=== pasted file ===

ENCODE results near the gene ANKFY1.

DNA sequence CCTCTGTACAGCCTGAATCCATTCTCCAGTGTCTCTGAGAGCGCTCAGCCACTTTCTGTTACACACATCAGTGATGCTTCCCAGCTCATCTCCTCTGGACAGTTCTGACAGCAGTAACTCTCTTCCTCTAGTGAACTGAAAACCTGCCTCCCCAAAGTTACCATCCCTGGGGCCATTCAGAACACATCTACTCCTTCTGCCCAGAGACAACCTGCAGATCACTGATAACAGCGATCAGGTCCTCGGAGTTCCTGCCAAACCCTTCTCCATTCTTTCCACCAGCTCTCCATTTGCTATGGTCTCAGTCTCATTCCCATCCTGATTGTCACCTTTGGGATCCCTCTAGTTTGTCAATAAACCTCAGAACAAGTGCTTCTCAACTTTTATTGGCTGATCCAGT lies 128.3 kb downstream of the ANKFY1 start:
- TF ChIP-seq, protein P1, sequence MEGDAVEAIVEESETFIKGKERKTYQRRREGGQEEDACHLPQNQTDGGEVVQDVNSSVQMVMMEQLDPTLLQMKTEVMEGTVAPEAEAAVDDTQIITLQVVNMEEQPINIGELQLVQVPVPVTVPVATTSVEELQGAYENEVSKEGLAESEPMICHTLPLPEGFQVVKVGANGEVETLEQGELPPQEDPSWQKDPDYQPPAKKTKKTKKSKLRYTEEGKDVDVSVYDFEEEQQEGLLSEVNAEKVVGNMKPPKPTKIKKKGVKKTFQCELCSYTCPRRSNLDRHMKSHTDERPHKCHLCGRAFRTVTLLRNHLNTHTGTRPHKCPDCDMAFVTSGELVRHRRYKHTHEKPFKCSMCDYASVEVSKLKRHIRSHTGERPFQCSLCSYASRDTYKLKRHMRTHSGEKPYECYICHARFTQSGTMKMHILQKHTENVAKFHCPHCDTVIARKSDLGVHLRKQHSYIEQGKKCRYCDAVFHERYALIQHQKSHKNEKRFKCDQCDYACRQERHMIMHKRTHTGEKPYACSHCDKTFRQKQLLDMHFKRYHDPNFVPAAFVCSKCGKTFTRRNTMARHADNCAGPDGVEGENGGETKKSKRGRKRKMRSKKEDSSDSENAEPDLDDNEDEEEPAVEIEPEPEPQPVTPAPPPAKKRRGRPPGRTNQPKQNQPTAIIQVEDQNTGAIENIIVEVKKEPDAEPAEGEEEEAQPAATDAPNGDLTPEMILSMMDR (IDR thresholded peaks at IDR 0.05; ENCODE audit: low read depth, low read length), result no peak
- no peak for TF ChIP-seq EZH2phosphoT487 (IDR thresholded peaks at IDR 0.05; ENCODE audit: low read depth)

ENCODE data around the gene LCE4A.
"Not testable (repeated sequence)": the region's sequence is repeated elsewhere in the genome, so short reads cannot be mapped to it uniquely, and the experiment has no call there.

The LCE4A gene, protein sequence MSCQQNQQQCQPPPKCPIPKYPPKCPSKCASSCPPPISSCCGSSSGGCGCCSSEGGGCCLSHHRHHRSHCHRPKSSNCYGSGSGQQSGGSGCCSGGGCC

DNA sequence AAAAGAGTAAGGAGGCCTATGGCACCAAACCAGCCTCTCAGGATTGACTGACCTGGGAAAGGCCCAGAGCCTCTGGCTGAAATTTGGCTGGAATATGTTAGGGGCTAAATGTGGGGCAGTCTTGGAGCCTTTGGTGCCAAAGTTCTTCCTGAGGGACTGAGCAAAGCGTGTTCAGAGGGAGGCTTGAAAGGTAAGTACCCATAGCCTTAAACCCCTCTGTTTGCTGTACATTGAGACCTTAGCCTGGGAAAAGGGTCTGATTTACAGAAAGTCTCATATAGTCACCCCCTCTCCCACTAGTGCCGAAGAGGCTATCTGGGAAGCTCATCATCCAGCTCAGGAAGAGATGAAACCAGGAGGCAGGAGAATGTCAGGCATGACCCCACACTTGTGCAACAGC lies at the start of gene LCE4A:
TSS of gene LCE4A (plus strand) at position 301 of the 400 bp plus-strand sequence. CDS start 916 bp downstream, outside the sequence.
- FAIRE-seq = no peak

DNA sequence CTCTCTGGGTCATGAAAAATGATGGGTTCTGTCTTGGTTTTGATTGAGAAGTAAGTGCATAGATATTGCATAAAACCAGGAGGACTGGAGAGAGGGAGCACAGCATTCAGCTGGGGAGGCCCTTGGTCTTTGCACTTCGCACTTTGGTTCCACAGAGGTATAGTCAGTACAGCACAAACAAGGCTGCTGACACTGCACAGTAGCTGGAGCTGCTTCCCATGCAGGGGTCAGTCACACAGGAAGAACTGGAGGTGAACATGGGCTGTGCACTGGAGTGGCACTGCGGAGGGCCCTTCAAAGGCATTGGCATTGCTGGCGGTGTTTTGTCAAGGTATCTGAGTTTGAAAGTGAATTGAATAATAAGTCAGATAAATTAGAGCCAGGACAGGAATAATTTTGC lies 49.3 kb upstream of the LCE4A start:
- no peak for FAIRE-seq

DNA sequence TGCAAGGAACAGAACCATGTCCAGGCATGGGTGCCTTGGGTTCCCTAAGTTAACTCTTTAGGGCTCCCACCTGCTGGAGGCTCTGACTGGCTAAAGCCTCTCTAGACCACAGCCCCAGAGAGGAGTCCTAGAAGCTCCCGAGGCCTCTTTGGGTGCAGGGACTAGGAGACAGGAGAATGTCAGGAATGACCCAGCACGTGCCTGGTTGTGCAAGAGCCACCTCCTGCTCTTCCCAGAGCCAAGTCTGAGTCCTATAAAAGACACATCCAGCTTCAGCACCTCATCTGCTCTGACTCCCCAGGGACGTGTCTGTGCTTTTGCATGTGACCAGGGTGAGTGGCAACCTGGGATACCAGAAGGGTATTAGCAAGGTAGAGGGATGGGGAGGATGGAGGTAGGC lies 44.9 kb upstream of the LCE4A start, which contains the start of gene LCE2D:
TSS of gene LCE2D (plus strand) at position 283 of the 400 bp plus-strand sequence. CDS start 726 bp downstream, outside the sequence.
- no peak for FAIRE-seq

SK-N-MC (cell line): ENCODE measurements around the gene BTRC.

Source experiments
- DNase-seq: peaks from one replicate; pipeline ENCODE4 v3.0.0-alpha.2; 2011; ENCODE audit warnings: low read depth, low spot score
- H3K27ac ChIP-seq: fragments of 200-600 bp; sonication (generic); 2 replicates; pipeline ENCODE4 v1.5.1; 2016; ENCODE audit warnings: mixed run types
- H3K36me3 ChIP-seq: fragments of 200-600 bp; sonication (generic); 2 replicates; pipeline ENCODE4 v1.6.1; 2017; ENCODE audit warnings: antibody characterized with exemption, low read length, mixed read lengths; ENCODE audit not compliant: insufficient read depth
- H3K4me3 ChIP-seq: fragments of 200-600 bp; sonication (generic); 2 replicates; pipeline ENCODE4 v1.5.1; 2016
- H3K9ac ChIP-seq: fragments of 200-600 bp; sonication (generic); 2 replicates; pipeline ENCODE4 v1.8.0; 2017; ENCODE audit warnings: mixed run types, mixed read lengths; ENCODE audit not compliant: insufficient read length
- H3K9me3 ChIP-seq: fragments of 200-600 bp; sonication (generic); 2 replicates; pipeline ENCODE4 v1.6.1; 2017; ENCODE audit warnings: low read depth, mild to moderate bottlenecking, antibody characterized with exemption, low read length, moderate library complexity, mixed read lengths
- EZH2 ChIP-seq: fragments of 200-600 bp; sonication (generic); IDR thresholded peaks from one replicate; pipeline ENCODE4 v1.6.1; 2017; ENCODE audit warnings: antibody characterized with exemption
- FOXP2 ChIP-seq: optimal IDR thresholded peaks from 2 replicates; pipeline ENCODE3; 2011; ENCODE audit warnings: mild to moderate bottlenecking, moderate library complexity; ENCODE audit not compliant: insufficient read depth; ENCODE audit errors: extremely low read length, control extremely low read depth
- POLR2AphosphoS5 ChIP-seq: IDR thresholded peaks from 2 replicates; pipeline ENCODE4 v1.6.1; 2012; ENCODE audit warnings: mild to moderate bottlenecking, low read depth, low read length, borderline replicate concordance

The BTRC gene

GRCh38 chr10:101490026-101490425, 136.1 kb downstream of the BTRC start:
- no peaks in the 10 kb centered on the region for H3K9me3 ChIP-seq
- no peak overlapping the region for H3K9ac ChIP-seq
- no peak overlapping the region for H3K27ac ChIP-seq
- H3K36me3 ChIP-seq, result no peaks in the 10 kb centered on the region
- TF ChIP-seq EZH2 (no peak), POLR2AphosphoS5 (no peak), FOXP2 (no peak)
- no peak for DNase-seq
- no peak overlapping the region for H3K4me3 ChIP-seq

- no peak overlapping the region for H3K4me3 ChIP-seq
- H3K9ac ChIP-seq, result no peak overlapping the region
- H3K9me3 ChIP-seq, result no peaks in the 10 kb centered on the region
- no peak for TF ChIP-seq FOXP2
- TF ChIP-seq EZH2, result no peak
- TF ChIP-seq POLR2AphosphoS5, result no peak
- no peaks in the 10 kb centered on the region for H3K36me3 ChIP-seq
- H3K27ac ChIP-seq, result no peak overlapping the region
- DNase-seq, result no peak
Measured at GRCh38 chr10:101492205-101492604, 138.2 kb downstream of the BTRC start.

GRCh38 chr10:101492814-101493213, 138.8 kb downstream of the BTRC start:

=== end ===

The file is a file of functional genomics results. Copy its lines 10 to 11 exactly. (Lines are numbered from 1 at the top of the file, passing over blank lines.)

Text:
- FAIRE-seq = no peak

DNA sequence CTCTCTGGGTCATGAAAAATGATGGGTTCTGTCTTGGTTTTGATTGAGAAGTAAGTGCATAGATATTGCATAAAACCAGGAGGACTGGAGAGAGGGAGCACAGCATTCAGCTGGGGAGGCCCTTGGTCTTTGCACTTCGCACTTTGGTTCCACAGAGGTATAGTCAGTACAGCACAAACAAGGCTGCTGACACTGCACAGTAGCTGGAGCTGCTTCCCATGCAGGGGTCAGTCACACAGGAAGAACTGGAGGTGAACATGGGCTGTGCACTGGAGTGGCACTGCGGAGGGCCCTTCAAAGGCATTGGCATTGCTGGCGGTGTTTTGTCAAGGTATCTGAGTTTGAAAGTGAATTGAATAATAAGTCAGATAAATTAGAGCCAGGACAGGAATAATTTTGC lies 49.3 kb upstream of the LCE4A start: